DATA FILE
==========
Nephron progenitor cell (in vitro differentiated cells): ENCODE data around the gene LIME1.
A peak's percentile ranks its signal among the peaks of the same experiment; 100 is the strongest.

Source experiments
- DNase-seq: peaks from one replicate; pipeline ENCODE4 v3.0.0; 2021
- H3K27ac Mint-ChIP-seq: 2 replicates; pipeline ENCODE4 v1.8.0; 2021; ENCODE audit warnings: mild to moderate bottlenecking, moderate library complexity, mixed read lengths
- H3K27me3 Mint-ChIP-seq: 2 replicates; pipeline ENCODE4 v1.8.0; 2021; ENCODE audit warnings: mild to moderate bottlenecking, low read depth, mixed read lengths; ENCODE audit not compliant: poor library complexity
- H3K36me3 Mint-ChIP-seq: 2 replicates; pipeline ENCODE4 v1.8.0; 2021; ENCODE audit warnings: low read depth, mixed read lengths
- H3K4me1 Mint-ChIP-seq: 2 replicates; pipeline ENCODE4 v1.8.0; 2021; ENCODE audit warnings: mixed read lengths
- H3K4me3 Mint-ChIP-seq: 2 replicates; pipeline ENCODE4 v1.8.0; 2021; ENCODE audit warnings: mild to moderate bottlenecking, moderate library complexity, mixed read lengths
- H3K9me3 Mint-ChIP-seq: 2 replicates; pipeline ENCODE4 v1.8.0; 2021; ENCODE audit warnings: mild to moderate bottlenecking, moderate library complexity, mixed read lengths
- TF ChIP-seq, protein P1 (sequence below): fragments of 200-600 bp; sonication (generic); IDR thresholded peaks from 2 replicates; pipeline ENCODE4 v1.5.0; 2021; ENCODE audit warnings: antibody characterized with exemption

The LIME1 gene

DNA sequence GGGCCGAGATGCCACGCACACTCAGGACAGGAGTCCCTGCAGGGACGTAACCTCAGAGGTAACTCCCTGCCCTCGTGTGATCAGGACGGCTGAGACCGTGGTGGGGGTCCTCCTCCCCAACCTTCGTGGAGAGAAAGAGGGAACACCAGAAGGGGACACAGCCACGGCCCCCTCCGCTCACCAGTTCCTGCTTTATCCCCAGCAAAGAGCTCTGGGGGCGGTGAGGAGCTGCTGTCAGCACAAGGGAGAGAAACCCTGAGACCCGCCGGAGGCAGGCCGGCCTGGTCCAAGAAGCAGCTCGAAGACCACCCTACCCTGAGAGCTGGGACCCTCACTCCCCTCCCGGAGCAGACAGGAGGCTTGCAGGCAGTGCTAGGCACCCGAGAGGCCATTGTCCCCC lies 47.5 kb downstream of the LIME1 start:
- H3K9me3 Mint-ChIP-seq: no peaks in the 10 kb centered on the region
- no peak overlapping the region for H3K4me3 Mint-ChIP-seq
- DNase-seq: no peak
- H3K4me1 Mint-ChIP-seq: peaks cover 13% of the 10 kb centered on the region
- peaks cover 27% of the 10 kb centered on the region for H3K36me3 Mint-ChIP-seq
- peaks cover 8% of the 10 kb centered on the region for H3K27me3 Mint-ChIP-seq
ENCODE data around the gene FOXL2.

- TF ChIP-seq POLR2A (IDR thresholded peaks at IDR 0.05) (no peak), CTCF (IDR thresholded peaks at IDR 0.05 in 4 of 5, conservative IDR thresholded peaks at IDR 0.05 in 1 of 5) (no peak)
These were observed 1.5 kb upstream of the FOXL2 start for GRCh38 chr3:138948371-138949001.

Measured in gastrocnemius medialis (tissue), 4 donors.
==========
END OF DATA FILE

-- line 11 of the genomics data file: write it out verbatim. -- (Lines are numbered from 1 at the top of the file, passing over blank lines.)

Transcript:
- TF ChIP-seq, protein P1 (sequence below): fragments of 200-600 bp; sonication (generic); IDR thresholded peaks from 2 replicates; pipeline ENCODE4 v1.5.0; 2021; ENCODE audit warnings: antibody characterized with exemption